I want to go out on a limb with today’s post and tackle the topic of De-press-she-own. I will be simplifying the hell out of depression. I will probably piss some people off. I will probably leave some things out. I will probably not be right on some claims… but that doesn’t mean that I’m wrong. I will be focusing on depression’s possible cause… because depression… is a symptom… a result… of something greater… of something underneath it all.
Depression may be described as feeling sad, blue, unhappy, miserable, or down in the dumps. Most of us feel this way at one time or another for short periods.
True clinical depression is a mood disorder in which feelings of sadness, loss, anger, or frustration interfere with everyday life for weeks or longer.
The exact cause of depression is not known. Many researchers believe it is caused by chemical changes in the brain. This may be due to a problem with your genes, or triggered by certain stressful events. More likely, it’s a combination of both. Some types of depression run in families. But depression can also occur if you have no family history of the illness. Anyone can develop depression, even kids.
Most people have felt sad or depressed at times. Feeling depressed can be a normal reaction to loss, life’s struggles, or an injured self-esteem.
But when feelings of intense sadness — including feeling helpless, hopeless, and worthless — last for many days to weeks and keep you from functioning normally, your depression may be something more than sadness. It may very well be clinical depression — a treatable medical condition.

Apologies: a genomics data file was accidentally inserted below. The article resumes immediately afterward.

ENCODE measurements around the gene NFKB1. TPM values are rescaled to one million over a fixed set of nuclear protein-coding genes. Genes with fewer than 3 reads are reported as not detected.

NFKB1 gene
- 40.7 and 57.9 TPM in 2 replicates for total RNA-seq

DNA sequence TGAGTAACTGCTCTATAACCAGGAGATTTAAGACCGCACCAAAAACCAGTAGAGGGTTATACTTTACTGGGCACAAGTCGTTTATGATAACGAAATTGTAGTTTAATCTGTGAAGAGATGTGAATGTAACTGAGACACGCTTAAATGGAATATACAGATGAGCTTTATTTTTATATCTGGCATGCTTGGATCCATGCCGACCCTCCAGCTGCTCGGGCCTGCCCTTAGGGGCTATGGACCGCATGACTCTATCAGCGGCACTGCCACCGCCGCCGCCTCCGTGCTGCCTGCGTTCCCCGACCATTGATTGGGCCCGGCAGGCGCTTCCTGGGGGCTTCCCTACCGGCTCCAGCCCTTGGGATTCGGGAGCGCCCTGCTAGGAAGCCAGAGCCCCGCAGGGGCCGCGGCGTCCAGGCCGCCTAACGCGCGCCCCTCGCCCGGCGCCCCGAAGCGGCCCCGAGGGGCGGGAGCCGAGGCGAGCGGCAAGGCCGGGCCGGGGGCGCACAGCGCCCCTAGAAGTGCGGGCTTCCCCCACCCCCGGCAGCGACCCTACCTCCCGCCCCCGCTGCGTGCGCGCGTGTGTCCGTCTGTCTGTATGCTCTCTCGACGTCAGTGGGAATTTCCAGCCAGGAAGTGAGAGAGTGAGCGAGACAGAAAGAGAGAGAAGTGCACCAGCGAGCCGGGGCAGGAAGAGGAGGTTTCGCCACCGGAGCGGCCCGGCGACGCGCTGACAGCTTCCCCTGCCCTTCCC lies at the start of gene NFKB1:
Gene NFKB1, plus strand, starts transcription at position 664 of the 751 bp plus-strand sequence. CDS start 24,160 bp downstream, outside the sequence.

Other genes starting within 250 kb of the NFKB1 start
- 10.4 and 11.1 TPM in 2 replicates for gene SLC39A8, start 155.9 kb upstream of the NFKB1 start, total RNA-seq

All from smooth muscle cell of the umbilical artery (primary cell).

According to the DSM-IV, a manual used to diagnose mental disorders, depression occurs when you have at least five of the following symptoms at the same time:
- A depressed mood during most of the day, particularly in the morning
- Fatigue or loss of energy almost every day
- Feelings of worthlessness or guilt almost every day
- Impaired concentration, indecisiveness
- Insomnia (an inability to sleep) or hypersomnia (excessive sleeping) almost every day
- Markedly diminished interest or pleasure in almost all activities nearly every day
- Recurring thoughts of death or suicide (not just fearing death)
- A sense of restlessness or being slowed down
- Significant weight loss or weight gain
A key sign of depression is either depressed mood or loss of interest in activities you once enjoyed. For a diagnosis of depression, these signs should be present most of the day either daily or nearly daily for at least two weeks. In addition, the depressive symptoms need to cause clinically significant distress or impairment. They cannot be due to the direct effects of a substance, for example, a drug or medication. Nor can they be the result of a medical condition such as hypothyroidism. Finally, symptoms that occur within two months of the loss of a loved one are not considered to be clinical depression.